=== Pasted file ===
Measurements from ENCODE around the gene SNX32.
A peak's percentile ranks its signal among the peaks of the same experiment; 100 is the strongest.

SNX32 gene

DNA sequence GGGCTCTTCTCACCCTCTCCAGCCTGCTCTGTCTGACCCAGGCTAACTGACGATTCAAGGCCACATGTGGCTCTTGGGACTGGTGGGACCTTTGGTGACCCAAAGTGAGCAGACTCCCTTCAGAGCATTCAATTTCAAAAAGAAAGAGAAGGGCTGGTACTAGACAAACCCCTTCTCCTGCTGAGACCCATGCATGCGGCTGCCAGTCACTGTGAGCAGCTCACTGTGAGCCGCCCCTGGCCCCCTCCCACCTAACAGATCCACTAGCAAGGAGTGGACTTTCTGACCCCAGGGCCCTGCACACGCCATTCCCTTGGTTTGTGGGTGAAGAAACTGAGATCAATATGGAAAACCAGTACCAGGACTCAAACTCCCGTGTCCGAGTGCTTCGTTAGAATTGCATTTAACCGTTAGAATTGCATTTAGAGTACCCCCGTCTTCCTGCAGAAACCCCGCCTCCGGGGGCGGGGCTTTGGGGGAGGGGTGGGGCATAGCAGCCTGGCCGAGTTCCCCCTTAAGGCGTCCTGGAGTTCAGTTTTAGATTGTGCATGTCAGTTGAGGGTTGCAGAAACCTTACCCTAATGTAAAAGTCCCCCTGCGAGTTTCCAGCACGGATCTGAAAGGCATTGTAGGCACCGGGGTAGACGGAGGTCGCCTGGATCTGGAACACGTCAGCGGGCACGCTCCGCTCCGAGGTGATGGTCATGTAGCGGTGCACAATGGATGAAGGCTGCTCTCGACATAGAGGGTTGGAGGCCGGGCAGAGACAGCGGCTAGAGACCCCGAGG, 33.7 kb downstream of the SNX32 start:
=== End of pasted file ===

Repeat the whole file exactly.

Measurements from ENCODE around the gene SNX32.
A peak's percentile ranks its signal among the peaks of the same experiment; 100 is the strongest.

SNX32 gene

DNA sequence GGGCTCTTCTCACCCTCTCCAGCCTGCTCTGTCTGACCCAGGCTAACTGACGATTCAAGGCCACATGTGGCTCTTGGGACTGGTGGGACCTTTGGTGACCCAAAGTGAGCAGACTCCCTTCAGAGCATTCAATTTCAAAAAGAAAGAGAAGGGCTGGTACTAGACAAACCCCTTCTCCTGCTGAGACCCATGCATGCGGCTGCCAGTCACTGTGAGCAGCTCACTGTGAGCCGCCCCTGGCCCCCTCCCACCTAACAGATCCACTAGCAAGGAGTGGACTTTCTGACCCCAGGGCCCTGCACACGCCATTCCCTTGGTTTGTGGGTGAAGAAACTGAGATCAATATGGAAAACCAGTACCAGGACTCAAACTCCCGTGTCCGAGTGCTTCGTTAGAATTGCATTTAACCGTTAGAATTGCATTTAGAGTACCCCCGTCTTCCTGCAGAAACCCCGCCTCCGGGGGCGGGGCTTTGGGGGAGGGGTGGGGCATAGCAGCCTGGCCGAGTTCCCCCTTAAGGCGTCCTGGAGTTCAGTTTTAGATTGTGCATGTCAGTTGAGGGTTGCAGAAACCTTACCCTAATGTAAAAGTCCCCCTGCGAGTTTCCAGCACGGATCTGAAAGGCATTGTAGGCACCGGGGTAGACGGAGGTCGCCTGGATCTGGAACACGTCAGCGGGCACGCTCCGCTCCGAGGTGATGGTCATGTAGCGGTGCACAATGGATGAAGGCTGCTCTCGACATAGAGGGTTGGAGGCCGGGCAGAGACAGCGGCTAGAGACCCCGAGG, 33.7 kb downstream of the SNX32 start: